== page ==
Operators of ransomware VaultCrypt started their business in Russia, but according to recent reports, the malware has reached English-speaking parts of the world, giving trouble to system admins.
Files used for encryption overwritten 16 times
The threat is not as complex in nature as its infamous siblings CryptoLocker or CryptoWall, but this does not make it any less dangerous.
The fact that a ransom alert is not displayed until one of the encrypted files is launched might make it seem rudimentary, but it uses a strong 1024-bit RSA key pair for encryption and deletes the shadow copies of the files to prevent recovery.
The cybercriminals running VaultCrypt used some interesting methods to achieve their goal, according to an analysis from Bleeping Computer.
It appears that apart from GnuPG, the malware relies on a suite of VBS scripts, all wrapped up in a large Windows batch file, and Microsoft’s sDelete application to remove the data used during the encryption process, and runs 16 overwrite routines.
Private key is encrypted in a file
According to the research, VaultCrypt exports the decryption key in a “vaultkey.vlt” file, which also contains information about the infected computer that is used for personalizing the ransom page and to provide a percentage of the amount of data locked.
The vault key is then encrypted with a master public key that works for all compromised systems. The resulting file is saved locally with the name “VAULT.KEY,” with the private decryption key remaining with the attackers at all times.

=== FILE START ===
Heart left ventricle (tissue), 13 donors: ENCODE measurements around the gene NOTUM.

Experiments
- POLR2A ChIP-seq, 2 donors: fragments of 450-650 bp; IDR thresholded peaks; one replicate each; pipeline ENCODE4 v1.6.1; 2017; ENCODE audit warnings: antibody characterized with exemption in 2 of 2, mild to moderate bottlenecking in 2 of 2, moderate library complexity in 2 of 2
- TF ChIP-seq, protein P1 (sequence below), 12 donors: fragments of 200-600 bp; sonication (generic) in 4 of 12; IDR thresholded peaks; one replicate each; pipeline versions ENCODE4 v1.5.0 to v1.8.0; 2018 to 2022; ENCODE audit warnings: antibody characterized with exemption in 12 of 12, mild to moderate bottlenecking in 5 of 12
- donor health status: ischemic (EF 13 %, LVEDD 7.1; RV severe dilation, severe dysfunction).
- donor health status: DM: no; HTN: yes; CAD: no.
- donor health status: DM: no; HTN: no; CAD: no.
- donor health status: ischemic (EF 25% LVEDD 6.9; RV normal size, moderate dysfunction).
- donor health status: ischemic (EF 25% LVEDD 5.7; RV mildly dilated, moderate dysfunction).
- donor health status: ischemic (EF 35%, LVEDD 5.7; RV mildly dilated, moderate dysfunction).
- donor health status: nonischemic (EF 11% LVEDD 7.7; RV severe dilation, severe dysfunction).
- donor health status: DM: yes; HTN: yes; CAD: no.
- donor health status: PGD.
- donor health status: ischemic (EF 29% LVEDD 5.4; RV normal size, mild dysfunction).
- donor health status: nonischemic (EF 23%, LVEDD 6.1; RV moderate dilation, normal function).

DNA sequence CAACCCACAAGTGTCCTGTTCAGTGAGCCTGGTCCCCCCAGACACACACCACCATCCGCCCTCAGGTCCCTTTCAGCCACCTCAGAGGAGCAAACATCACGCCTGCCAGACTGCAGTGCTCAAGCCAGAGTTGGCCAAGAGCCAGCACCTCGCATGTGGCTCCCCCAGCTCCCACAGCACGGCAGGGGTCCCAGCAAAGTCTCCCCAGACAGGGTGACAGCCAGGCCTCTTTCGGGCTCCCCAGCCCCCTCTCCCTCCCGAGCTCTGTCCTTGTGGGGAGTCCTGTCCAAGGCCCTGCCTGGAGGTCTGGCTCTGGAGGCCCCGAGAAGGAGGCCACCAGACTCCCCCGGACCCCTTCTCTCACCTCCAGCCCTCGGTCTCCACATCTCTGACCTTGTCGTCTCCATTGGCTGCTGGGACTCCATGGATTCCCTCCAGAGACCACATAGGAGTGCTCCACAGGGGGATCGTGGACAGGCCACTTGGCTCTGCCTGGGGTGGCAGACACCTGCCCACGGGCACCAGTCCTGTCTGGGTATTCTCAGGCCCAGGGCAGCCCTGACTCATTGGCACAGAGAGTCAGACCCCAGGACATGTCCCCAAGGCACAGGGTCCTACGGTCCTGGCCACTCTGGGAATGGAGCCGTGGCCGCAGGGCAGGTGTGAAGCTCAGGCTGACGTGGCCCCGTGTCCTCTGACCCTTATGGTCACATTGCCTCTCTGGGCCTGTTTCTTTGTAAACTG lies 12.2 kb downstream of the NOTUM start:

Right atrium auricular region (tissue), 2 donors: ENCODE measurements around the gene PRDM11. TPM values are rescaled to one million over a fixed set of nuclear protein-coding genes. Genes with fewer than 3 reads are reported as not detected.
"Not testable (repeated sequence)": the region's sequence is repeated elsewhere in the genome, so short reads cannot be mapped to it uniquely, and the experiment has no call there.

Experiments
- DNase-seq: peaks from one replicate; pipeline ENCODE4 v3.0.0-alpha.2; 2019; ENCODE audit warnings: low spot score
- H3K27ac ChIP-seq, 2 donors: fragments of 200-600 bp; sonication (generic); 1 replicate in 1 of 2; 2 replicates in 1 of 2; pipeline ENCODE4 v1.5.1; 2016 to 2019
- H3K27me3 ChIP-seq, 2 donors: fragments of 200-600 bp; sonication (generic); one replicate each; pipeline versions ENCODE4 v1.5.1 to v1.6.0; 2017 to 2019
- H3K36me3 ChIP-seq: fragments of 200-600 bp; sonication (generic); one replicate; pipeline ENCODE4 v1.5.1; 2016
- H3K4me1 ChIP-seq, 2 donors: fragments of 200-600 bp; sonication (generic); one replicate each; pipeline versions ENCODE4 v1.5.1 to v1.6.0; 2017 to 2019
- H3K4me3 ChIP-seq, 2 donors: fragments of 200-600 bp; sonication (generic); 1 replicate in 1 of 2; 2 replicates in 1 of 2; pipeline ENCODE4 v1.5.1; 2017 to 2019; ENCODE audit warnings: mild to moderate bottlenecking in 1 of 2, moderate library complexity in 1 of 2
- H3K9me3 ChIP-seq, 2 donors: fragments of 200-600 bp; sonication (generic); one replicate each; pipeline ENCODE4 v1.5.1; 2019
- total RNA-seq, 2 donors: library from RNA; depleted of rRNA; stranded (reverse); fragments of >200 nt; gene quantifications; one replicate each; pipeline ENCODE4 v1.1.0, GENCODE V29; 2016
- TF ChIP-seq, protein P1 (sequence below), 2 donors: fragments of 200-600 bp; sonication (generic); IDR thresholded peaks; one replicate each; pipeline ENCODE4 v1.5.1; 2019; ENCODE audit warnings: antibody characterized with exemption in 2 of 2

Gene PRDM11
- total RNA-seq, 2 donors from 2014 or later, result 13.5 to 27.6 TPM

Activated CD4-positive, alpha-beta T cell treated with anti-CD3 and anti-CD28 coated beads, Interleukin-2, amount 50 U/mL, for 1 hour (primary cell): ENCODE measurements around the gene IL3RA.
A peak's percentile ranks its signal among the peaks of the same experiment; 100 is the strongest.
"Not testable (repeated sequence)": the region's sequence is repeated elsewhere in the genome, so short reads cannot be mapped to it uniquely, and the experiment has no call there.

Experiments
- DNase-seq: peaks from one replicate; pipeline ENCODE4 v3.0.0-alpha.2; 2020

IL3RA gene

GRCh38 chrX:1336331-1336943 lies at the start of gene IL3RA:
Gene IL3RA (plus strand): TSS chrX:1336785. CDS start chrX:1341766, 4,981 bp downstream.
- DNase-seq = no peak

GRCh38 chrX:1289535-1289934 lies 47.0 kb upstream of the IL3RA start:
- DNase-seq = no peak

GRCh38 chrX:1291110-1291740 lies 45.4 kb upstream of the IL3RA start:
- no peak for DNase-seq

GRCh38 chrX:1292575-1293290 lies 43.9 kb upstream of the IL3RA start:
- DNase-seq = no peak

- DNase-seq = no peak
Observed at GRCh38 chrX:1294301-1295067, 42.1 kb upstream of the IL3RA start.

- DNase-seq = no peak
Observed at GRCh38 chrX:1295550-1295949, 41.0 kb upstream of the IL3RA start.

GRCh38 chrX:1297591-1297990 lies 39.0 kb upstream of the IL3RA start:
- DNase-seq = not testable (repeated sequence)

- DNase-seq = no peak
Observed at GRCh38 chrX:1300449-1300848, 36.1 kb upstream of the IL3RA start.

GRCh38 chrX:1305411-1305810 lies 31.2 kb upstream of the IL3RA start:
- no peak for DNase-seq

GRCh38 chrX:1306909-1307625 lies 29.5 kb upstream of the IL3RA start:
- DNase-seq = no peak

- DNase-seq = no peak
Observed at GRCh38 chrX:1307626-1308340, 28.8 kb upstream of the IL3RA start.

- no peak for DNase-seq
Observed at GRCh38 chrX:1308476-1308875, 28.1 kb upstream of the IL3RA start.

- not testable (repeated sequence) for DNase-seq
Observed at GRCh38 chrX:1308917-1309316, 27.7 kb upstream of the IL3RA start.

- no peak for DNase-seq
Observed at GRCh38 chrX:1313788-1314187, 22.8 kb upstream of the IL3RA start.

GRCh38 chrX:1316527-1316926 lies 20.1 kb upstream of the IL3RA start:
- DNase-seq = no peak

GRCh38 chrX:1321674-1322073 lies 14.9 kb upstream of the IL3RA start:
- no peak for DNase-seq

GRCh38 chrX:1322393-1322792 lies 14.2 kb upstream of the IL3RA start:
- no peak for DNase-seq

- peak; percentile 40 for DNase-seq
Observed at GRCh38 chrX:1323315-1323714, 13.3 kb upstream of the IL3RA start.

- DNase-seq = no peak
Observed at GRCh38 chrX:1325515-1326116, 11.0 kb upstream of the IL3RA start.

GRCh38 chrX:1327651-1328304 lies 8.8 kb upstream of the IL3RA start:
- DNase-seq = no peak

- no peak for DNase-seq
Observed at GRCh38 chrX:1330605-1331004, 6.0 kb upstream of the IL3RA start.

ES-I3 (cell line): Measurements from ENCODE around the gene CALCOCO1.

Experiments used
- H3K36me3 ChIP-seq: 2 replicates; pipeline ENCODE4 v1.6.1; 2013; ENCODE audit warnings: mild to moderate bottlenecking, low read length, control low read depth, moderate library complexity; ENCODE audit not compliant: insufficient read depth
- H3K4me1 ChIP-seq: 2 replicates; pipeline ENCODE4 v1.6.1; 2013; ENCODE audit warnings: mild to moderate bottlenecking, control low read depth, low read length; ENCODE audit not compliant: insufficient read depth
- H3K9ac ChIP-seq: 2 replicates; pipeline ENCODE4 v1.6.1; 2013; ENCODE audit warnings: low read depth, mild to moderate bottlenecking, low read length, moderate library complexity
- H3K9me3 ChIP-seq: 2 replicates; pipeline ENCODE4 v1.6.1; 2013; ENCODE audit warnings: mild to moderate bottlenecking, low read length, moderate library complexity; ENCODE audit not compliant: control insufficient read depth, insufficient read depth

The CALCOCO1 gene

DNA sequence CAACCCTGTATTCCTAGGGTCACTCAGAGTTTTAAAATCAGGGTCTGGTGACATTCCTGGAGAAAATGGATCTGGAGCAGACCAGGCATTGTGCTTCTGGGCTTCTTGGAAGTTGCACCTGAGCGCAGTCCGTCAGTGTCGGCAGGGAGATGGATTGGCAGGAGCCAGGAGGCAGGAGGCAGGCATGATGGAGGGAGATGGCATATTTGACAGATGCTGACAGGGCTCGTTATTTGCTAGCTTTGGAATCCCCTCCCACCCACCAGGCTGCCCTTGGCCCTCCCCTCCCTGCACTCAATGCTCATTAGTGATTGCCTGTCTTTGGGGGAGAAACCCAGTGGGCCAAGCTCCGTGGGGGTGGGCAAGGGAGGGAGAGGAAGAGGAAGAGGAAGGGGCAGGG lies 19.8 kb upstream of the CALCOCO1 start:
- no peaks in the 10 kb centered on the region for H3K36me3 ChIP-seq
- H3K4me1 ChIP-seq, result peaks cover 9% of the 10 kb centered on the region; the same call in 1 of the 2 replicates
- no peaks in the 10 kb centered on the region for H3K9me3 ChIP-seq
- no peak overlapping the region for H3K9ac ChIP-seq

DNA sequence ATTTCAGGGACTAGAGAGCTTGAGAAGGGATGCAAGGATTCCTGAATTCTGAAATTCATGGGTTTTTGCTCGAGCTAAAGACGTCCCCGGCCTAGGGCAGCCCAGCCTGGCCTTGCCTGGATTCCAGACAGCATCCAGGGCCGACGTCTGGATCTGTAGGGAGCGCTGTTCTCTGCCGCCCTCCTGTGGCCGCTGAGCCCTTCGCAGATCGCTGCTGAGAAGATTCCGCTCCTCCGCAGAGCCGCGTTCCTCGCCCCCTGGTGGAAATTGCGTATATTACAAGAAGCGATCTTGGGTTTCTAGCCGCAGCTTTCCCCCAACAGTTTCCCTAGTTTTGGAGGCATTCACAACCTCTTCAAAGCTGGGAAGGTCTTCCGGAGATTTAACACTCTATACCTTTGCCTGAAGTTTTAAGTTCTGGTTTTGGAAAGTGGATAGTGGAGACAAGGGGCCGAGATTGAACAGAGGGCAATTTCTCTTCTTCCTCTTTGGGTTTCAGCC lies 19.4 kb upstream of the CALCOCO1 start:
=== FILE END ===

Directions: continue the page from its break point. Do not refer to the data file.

The main script powering the malware is publicly available online and it has been tracked down on Pastebin by Fabian Wosar, security researcher at Emsisoft.
Infostealer is also pushed on the infected computer
As if encrypting the data was not enough, it appears that VaultCrypt downloads from a domain hidden in Tor anonymous network another malware with the name “ssl.exe,” whose purpose is to collect log-in credentials from websites visited by the victim.
The command and control (C&C) server is also located in Tor and access to it is protected by a log-in window.
Registration is based on the VAULT.KEY file, which needs to be uploaded in order to receive a user ID and a password. This is the only way the user can find out the ransom amount (about 1 bitcoin) and how it can be paid. The text is mostly in Russian, but some pages contain links to English instructions on Pastebin.
There’s a chance to recover files without paying
As is the case with most malware of the same feather, the ransom increases, but it does not double up, after a certain period of time, and the crooks offer the possibility to test the decryption process on four files.
Users impacted by VaultCrypt are not completely without hope, as the threat does not securely delete the encrypted data, leaving the door ajar for recovering the files using free software.
However, this procedure is not guaranteed and restoration from a proper backup file is the safest way to avoid losing data (XLS, DOC, PDF, RTF, PSD, DWG, CDR, CD, MDB, 1CD, DBF, SQLITE, JPG and ZIP) or paying the ransom.